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Revenue to invest £340m in online services

Tash Shifrin

HM Revenue and Customs is to invest £340m in its online service infrastructure over the next nine years as it bids to meet the aim of universal electronic delivery of tax returns from businesses by 2012.

The investment includes the £205m already committed to improving HMRC’s online infrastructure, plus an additional £135m announced in the Budget.

Moving towards universal electronic filing is the key recommendation made in Lord Carter’s review of HMRC’s online services, which was published alongside the Budget. It is hoped the move will save businesses and taxpayers £175m a year and reduce administration costs by £84m a year.

Lord Carter recommended that, in stages leading up to 2012, businesses should be required to begin filing VAT returns, Pay As You Earn in-year forms and company tax returns online from April 2008, while computer-generated paper “substitute” returns for income tax self-assessment should be phased out from 2007-8.

But he warned: “Achieving this … will require online services to be properly designed around the needs of taxpayers and their agents, and sufficiently reliable and robust to provide good customer experience at peak times. Crucially, HMRC needs to make substantial investment and to rigorously test any change prior to implementation.”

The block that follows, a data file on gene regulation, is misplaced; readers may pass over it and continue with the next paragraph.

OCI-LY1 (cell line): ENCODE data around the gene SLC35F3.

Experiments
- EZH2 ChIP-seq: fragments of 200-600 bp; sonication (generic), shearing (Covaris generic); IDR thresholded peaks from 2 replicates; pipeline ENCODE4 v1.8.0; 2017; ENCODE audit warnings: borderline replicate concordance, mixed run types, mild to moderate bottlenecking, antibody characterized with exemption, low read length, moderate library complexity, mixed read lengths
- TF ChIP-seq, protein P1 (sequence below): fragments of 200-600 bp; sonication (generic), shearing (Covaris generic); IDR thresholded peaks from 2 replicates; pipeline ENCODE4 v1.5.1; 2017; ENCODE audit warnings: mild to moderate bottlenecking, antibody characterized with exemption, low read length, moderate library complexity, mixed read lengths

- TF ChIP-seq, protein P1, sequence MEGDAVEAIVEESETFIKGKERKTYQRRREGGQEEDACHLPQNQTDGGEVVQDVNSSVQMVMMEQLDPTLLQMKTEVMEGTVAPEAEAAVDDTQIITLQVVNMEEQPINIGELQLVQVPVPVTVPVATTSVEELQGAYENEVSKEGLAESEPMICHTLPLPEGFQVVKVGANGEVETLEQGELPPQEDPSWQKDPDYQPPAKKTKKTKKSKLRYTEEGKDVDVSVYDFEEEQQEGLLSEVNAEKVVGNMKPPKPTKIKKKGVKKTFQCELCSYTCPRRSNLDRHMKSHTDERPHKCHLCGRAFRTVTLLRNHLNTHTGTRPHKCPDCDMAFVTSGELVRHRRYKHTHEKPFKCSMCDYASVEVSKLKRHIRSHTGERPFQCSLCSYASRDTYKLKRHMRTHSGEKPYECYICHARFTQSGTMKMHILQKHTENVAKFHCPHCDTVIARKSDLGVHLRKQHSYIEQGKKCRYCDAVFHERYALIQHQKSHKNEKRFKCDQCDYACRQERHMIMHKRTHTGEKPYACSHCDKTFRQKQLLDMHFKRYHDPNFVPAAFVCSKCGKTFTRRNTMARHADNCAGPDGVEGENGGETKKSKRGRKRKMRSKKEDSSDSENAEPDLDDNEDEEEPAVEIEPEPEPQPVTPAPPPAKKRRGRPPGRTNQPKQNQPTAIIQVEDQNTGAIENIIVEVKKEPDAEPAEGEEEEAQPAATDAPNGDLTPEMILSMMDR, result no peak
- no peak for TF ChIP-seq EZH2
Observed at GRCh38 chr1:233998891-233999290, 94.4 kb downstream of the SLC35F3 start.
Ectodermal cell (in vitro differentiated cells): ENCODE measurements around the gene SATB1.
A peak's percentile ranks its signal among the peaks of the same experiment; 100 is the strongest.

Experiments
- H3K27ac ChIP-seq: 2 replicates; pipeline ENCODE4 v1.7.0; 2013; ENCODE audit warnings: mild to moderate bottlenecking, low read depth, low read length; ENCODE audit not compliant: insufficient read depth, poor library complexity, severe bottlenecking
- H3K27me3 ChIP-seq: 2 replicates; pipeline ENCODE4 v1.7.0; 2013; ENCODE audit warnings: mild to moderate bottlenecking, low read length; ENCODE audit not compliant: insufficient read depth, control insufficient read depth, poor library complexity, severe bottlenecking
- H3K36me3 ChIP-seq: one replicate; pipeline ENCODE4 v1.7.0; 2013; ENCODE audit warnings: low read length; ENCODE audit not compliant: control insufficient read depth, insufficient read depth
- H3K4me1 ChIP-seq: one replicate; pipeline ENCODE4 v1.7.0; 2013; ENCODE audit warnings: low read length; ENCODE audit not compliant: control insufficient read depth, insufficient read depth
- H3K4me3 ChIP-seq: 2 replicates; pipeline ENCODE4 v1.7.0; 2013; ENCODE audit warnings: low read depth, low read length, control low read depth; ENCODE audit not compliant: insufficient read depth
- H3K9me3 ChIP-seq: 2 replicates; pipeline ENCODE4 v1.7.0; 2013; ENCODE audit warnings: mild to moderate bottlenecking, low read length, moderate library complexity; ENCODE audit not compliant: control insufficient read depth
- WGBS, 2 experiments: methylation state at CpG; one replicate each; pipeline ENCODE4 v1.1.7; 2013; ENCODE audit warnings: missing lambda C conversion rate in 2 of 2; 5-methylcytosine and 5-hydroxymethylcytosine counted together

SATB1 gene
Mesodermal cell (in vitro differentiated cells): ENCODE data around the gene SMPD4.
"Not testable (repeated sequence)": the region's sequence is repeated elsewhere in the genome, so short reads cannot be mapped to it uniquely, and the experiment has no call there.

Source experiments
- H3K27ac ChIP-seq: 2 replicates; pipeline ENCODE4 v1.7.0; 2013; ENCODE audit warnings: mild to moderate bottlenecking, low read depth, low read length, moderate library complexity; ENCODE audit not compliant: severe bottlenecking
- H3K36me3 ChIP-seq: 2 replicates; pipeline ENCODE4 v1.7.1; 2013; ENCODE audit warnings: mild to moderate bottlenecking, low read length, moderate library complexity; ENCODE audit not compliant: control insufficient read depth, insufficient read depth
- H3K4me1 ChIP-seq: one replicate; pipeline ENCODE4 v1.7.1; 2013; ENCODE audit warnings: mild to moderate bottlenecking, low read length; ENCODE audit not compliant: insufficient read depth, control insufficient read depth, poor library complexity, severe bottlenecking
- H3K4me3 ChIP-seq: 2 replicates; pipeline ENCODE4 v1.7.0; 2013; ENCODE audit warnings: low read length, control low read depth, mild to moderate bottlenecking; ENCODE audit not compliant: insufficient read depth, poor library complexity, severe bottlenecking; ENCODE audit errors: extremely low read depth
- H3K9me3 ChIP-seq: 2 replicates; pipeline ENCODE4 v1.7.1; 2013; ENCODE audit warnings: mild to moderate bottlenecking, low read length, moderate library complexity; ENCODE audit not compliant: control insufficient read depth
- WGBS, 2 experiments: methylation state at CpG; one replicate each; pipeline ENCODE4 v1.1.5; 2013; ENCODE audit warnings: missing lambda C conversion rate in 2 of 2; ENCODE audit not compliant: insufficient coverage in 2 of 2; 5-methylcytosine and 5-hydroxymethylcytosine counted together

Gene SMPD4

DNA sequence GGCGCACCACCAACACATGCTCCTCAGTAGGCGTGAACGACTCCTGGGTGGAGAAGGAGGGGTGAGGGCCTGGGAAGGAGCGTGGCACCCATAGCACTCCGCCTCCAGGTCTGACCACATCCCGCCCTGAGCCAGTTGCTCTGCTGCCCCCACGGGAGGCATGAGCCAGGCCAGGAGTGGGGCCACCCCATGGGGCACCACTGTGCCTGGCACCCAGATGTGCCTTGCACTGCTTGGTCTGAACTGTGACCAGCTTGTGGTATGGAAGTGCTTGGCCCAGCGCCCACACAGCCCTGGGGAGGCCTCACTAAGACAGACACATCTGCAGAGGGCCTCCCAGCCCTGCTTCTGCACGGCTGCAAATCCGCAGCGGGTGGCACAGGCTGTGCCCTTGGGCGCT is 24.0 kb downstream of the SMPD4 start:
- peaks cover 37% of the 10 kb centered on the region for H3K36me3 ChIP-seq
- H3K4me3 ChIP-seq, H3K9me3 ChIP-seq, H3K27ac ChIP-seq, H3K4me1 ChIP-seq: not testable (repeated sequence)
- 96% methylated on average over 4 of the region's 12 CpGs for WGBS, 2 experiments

Paymaster general Dawn Primarolo welcomed Lord Carter's report and recommendations. She said, “The measures announced respond to the needs of business for a package of robust, high-capacity online filing services.

"An expansion in electronic delivery of tax returns will benefit businesses and taxpayers with savings of £175m a year by streamlining the filing process."

The work will be managed by HMRC through its existing Aspire IT contract.

HMRC has come under fire after the tax-credits system fiasco that saw two million claimants overpaid by a total of £1.9bn, with software errors responsible for 540,000 wrong payments. Last month the Commons Public Accounts Committee found the troubled department was making errors in calculating at least a quarter of taxpayers’ PAYE codes.

But the HMRC website held up well as the deadline for self-assessment tax returns arrived at the end of January, with no reported problems. This marked an improvement on 2005, when taxpayers’ deadlines had to be extended by a fortnight because of failures in issuing receipts.


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